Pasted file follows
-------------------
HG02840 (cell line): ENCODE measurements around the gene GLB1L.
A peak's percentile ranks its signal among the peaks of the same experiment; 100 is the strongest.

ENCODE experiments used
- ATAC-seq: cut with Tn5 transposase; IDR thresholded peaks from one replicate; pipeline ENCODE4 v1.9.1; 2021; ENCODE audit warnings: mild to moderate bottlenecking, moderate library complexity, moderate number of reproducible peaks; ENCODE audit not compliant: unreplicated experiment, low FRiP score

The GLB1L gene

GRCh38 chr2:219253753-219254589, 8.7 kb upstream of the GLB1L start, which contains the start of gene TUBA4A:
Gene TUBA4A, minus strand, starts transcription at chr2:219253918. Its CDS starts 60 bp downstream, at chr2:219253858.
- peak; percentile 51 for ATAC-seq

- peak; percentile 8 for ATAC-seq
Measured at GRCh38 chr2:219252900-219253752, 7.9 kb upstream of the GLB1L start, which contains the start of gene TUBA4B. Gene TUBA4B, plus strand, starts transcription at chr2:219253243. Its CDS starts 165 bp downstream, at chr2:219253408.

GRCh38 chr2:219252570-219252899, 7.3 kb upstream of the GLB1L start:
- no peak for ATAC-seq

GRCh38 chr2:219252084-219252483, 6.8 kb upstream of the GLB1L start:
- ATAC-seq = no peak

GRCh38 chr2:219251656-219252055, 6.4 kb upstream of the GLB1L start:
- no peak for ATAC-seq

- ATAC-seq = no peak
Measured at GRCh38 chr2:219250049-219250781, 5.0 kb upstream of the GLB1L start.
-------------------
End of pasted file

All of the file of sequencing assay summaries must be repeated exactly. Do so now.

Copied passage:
HG02840 (cell line): ENCODE measurements around the gene GLB1L.
A peak's percentile ranks its signal among the peaks of the same experiment; 100 is the strongest.

ENCODE experiments used
- ATAC-seq: cut with Tn5 transposase; IDR thresholded peaks from one replicate; pipeline ENCODE4 v1.9.1; 2021; ENCODE audit warnings: mild to moderate bottlenecking, moderate library complexity, moderate number of reproducible peaks; ENCODE audit not compliant: unreplicated experiment, low FRiP score

The GLB1L gene

GRCh38 chr2:219253753-219254589, 8.7 kb upstream of the GLB1L start, which contains the start of gene TUBA4A:
Gene TUBA4A, minus strand, starts transcription at chr2:219253918. Its CDS starts 60 bp downstream, at chr2:219253858.
- peak; percentile 51 for ATAC-seq

- peak; percentile 8 for ATAC-seq
Measured at GRCh38 chr2:219252900-219253752, 7.9 kb upstream of the GLB1L start, which contains the start of gene TUBA4B. Gene TUBA4B, plus strand, starts transcription at chr2:219253243. Its CDS starts 165 bp downstream, at chr2:219253408.

GRCh38 chr2:219252570-219252899, 7.3 kb upstream of the GLB1L start:
- no peak for ATAC-seq

GRCh38 chr2:219252084-219252483, 6.8 kb upstream of the GLB1L start:
- ATAC-seq = no peak

GRCh38 chr2:219251656-219252055, 6.4 kb upstream of the GLB1L start:
- no peak for ATAC-seq

- ATAC-seq = no peak
Measured at GRCh38 chr2:219250049-219250781, 5.0 kb upstream of the GLB1L start.